“What happened was, every year, I would bring it back up, and they would say no,” Thomas said. “After the fifth year, they said, ‘Dennis, just don’t bring that up anymore.’ So I revised my strategy. I asked John Skipper (President, CEO of ESPN at the time) to come speak with presidents and chancellors. He came and spoke with them, and they listened. (They did not vote on it at that time.) The following spring, I brought it up again. It’s in its 10th year now, and they finally had a vote, and it was decided that we would send our football champions to the bowl game, and I worked for a decade to make this bowl game happen.”

In 2015, the Georgia Dome hosted the first Celebration Bowl. In that game, MEAC-champion North Carolina A&T defeated SWAC-champion Alcorn State 41-31. Notably, Aggies running back Tarik Cohen (now with the Chicago Bears) won the offensive MVP. Linebacker Denzel Jones won defensive MVP.

But it was Cohen’s response in a postgame interview that made Thomas smile and grateful for pulling off the Celebration Bowl.

“My favorite memory is the postgame press conference when the student-athletes were being interviewed and one of the reporters asked, ‘How was the bowl experience,’” Thomas said. “Cohen said, ‘It’s outstanding. They treated us like kings.’ That what was a part of the vision, to give the student-athlete a bowl experience on a national platform, national stage.”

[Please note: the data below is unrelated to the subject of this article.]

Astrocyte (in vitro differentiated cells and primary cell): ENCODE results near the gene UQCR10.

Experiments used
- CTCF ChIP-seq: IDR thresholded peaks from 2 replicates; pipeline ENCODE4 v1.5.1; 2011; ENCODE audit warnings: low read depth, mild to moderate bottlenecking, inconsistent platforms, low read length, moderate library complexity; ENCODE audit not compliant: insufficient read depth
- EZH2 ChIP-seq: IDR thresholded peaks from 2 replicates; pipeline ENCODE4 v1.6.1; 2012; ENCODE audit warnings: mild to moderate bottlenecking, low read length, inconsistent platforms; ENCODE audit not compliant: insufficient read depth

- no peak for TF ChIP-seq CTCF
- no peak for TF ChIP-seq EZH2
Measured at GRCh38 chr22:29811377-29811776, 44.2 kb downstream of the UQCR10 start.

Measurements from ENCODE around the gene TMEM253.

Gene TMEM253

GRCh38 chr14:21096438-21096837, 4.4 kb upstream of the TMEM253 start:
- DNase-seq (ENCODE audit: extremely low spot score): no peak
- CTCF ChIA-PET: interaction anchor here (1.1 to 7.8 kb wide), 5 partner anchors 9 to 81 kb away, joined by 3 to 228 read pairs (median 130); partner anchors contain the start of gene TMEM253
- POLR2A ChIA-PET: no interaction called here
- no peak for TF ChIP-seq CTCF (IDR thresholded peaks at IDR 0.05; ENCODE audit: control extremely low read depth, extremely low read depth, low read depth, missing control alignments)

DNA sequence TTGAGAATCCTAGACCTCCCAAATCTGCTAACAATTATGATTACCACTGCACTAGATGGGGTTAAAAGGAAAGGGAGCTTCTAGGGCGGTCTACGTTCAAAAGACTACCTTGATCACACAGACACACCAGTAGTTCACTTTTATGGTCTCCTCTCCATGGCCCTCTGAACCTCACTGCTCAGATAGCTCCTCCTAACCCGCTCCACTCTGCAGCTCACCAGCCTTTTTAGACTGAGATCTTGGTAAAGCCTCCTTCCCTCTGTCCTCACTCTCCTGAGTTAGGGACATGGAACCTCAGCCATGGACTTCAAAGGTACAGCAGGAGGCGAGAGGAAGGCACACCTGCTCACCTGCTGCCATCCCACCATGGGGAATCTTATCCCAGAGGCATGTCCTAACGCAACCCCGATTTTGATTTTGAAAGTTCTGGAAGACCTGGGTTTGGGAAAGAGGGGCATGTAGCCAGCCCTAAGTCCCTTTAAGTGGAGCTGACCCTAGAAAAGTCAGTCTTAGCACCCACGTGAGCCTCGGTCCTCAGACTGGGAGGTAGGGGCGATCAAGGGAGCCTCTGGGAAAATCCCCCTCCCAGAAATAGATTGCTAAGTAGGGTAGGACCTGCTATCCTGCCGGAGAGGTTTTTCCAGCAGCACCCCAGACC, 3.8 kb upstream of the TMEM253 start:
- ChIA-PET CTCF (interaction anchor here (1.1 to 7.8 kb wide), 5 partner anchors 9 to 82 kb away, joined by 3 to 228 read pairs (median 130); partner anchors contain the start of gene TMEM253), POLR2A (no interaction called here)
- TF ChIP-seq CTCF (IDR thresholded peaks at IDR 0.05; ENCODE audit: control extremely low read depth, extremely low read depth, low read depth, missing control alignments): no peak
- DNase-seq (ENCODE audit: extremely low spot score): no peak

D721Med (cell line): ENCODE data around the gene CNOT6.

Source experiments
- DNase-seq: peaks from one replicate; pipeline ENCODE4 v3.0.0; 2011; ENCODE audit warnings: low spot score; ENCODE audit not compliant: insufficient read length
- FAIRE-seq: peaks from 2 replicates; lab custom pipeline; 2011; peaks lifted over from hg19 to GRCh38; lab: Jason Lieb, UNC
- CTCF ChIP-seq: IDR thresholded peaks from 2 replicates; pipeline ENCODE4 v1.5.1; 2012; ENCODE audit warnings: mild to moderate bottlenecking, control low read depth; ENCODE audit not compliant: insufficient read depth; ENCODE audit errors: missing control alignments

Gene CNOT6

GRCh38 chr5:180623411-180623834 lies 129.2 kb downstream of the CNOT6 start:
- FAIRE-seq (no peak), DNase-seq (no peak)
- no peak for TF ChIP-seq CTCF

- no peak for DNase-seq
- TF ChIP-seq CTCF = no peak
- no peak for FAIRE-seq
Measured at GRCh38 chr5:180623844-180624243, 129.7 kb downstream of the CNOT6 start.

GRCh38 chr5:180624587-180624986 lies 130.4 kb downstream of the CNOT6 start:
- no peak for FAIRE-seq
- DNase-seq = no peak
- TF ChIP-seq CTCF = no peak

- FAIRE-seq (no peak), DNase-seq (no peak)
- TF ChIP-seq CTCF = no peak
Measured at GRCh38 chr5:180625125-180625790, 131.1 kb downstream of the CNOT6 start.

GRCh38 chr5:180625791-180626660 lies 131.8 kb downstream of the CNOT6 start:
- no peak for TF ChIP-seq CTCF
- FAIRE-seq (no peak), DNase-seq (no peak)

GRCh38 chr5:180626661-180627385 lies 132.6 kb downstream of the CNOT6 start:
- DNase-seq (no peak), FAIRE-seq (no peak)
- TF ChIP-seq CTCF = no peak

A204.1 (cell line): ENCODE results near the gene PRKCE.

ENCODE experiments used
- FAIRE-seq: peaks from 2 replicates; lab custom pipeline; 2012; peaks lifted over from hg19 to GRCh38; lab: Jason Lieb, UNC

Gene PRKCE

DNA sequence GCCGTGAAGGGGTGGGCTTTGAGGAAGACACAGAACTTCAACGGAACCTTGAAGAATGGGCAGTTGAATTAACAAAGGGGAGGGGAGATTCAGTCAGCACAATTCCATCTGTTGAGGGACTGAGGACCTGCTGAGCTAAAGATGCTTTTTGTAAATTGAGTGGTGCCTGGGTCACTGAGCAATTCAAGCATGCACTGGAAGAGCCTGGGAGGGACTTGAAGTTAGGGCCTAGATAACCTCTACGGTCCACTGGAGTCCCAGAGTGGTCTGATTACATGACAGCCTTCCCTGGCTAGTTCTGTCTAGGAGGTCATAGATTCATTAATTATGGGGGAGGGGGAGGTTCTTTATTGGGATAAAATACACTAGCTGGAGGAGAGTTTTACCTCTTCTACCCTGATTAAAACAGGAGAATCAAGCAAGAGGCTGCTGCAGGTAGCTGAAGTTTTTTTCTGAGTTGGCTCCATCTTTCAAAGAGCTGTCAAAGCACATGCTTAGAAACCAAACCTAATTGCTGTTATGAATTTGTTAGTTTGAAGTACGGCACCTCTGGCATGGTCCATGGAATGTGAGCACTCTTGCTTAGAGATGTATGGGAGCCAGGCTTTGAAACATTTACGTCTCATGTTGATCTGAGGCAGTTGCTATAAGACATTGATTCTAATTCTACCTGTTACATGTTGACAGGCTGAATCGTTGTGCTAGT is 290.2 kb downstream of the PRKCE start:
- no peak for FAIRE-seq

Along with the growth of the Celebration Bowl, Thomas believes HBCU sports have grown and taken strides this season. He credits ESPN and their decision to invest in them.

“ESPN deserves huge kudos because they’ve invested their resources in the HBCU athletic program,” Thomas said. “I remember as a head coach in the mid ‘80s, South Carolina State would play Grambling on Thursday night on ESPN. ESPN had the foresight that there was value in the MEAC and SWAC and that they needed to invest.”

This year Falcons legend Deion Sanders is bringing his Jackson State team to the school’s first Celebration Bowl appearance. Thomas applauds Sanders and what he has done.

“I commend him and anyone that goes into an institution and makes it better,” Thomas said. “He has done a commendable job and he’s taken advantage of his national notoriety as ‘Prime Time’ to enhance his program.”

Thomas also credits other coaches and former NFL players who returned to coach at HBCUs, such at Ken Riley at Florida A&M and Larry Little at North Carolina Central and Bethune-Cookman.

“We have had former NFL coaches to come coach, specifically in the MEAC for a long time,” Thomas said. “... Not a lot of people are aware of our history of having former NFL players as head coaches at our HBCU institutions.”

Thomas is glad he never gave up on his vision and wants the Celebration Bowl to continue growing.

“With all great visions, there are difficulties, and you have to persevere,” Thomas said. “You can’t give up on the vision. I think moving forward, the Celebration Bowl, executive director John Grant, will do well. I believe either you’re getting better or getting worse, no in-between.”